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HEALTH - VOL. 4 :: SLAVES OF FEAR Music Album Reviews

The Los Angeles band used to make lithe, multifaceted songs that wrapped daring pop melodies in bristling noise; now, they seem content to complain into a murky hybrid of trip-hop and metal.

Jacob Duzsik sneers the words “Life is good” on HEALTH’s 2015 single “New Coke,” slithering downward on the third word, cracking it into two syllables. His voice, processed through a metallic filter, runs thick with irony. An acerbic synthesizer chord rises like smoke at his proclamation. It’s not the most subtle strategy, a cheery bumper sticker slogan with pleas for guns to go off and bombs to explode, but it lends the song some dimension. In three words, Duzsik undercuts the forced optimism that seeps from every Coke commercial and bank ad, every shallow rendering of a bought life. Consumerism’s plastered smiles make an easy target, but HEALTH’s aim is true all the same.

VOL. 4 :: SLAVES OF FEAR, the L.A. band’s fourth original studio album, loses the thematic and musical density packed into their first three. Gone are the complex, ferocious rattles of percussion that pitched HEALTH toward the toothier end of late-aughts neo-psychedelia; instead, heavy, slogging drumbeats keep time one sledgehammer wallop at a time. Gone are the crystalline synth trills that seemed to always cluster around Duzsik’s cybernetically androgynous voice. Even the frontman’s usually translucent delivery sounds clouded and dulled, like the record’s pervasive, muddy low end is dragging him down. SLAVES OF FEAR marks the first new HEALTH album since founding member Jupiter Keyes split from the band in late 2015, and his absence wears through every song. HEALTH used to make lithe, multifaceted songs that wrapped daring pop melodies in bristling noise; now, they seem content to complain into a murky hybrid of trip-hop and metal.

Distorted power chords abound throughout SLAVES OF FEAR, but they tend to come in ones and twos, not progressions. “FEEL NOTHING” breaks up its vocal segments with a chugging fart of a guitar riff, the kind you’d hear choked out of a flying V and a practice amp at Guitar Center. The lyrics are no less blunt. “We didn’t choose to be born/Under a dying sun,” sings Duzsik. “Let’s get numb/Till we don’t feel nothing.” I suspect the song got stuck with the name “FEEL NOTHING” because there’s already a nu-metal track called “Numb,” and while this isn’t the place to discuss the relative merits of Linkin Park, their take on the time-honored tradition of freezing away existential pain at least came with four whole chords and a hook.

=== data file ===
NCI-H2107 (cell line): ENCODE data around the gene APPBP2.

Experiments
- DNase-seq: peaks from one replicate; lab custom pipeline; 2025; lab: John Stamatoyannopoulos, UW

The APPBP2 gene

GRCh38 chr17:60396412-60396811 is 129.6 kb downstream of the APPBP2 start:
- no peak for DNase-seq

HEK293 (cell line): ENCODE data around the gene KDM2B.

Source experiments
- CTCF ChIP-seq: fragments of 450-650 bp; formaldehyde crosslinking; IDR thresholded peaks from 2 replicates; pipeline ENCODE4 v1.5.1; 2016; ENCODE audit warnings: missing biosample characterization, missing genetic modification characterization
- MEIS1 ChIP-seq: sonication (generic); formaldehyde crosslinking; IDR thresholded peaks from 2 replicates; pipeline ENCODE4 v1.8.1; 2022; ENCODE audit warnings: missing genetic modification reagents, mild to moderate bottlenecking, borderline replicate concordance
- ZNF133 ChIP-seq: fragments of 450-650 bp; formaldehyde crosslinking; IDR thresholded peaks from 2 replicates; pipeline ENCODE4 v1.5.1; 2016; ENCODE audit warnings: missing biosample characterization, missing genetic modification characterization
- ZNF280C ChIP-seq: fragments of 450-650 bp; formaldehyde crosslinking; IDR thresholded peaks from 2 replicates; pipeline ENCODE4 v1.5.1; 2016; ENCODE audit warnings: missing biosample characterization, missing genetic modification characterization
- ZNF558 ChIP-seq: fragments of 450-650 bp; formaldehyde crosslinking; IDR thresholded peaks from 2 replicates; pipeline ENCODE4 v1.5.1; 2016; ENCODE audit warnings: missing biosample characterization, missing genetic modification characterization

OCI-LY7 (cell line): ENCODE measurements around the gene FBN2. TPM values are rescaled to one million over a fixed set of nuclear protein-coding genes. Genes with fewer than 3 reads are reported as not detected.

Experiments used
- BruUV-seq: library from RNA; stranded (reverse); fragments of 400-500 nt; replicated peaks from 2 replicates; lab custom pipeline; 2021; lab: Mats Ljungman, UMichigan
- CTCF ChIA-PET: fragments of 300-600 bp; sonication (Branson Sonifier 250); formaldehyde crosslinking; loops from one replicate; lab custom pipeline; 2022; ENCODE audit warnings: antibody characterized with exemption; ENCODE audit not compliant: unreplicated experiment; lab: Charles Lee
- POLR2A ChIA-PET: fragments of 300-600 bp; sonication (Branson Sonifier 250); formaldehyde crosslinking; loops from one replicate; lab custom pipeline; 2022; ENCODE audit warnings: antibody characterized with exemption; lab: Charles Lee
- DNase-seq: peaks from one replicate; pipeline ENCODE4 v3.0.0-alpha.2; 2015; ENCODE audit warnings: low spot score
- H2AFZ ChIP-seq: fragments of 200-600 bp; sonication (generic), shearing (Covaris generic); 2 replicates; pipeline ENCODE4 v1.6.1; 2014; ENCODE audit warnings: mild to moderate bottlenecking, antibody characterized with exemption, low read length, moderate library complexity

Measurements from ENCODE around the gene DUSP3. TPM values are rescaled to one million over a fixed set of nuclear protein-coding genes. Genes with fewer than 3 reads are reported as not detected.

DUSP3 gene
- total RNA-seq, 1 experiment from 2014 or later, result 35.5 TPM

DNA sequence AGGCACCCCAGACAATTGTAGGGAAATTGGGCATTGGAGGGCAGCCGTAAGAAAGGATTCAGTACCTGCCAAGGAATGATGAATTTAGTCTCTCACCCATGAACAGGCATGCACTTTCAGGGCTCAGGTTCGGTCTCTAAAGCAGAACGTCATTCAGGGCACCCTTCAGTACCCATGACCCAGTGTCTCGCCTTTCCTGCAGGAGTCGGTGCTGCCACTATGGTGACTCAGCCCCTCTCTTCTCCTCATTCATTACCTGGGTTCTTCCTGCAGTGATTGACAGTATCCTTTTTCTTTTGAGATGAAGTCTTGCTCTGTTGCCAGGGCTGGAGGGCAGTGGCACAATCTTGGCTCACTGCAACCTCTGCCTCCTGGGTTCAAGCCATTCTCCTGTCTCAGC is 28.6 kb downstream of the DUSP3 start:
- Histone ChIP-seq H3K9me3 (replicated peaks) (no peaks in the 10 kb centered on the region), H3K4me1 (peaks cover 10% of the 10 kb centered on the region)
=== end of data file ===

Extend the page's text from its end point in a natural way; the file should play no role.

HEALTH have never directed much attention to their lyrics—even on the more pop-oriented DEATH MAGIC, where the vocals rose higher in the mix, they rang more as textural accent than focal point—but so little happens musically on SLAVES OF FEAR that the ear tends to fall on what Duzsik is actually singing, which is scrambled magnetic teen poetry. “Life is not but rocks and dirt and bitterness now,” he seethes on the stuttering, hollow “LOSS DELUXE.” “Life is but to burn and rot and stink in the ground.” (Pretty sure that’s called death, my guy!) On “THE MESSAGE,” he speaks to the generational ennui of a sweeping “we”: “Bored when we’re young/We can’t wait to grow up/We get old, we give up/Then we pray to grow young.” The life cycle of the perpetually miserable folds in on itself. “Life/A mystery/Euphoria and misery,” Duzsik muses on “STRANGE DAYS (1999),” nodding to the complexity of human existence and then immediately splitting it into two experiential poles.

While HEALTH’s messaging, such as it is, has varied in the past from “New Coke”’s smirking anti-slogans to the ambiguous but arresting declarative “YOU WILL LOVE EACH OTHER,” now the band seems content to throw up their hands and just die. Certain metal bands take pervasive suffering as lyrical impetus, but when it works, the muscle of the music pushes through even the most totalizing despair. A well-written metal album takes suffering as its starting point and punches through the lid of its coffin, finding joy, catharsis, release by way of sick riffs. SLAVES OF FEAR forgoes riffs and instead just wallows. This shit does not shred.

At least HEALTH had the decency to slap SLAVES OF FEAR right on the cover of the thing so that everyone would know this was the type of band to take slavery as a metaphor for contemporary alienation. “We want to be different/But we don’t want to try too hard,” Duzsik sings on the title track. The “we,” it seems, refers to the slaves, the slaves of fear, and if I try any harder to connect the dual sensation of edginess and laziness with slavery, the all-American institution that killed and brutalized millions of people for hundreds of years, I am going to have to take a long walk into the sun.

Fear pervades the present moment, as does sorrow, angst, and helplessness. HEALTH is not wrong that the past few years have been a big, steamy bucket of suffering. But SLAVES OF FEAR offers only a closed loop: It invites you to suffer because of the existence of suffering, to look upon the despair of the world and despair. There is no fight in these songs, not even the faintest stab at hope. There’s just empty moaning, and a lone, feeble guitar that chugs for all eternity in hell.

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